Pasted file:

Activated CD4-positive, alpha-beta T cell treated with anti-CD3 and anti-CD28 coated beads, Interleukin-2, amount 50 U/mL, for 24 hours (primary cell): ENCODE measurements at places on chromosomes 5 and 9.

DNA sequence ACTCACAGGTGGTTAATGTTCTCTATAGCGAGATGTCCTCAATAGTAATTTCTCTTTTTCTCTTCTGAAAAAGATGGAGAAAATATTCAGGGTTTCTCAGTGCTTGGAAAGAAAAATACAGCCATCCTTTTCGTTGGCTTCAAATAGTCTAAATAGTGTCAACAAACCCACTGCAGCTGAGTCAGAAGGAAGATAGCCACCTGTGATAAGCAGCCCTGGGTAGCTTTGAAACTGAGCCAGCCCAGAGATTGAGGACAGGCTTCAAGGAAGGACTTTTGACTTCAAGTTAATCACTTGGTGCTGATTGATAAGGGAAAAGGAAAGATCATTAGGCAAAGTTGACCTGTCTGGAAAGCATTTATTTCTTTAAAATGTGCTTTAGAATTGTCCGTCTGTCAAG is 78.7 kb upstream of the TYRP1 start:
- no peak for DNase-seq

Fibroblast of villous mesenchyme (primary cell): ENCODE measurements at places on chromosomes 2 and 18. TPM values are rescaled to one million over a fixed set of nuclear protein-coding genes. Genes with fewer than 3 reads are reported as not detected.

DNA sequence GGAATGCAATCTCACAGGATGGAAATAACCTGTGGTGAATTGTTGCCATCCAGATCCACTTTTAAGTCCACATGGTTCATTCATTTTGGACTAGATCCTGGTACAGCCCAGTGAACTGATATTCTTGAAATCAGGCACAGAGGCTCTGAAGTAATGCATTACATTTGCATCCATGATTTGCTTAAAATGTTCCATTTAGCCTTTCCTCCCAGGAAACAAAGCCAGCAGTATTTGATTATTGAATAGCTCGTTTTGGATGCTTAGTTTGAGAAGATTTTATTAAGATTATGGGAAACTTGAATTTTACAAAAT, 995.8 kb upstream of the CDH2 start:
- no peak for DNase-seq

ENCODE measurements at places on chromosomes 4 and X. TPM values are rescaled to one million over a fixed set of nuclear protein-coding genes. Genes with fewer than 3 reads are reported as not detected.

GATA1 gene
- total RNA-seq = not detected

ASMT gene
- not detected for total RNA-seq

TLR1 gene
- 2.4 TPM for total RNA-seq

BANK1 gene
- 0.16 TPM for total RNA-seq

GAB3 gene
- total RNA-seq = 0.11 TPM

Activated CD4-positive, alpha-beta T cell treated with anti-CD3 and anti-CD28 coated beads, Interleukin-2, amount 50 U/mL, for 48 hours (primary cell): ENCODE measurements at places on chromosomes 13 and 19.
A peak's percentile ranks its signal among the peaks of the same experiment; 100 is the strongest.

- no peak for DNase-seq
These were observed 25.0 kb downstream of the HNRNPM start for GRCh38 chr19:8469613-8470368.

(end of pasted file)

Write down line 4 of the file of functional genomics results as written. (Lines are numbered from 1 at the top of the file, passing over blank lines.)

Fibroblast of villous mesenchyme (primary cell): ENCODE measurements at places on chromosomes 2 and 18. TPM values are rescaled to one million over a fixed set of nuclear protein-coding genes. Genes with fewer than 3 reads are reported as not detected.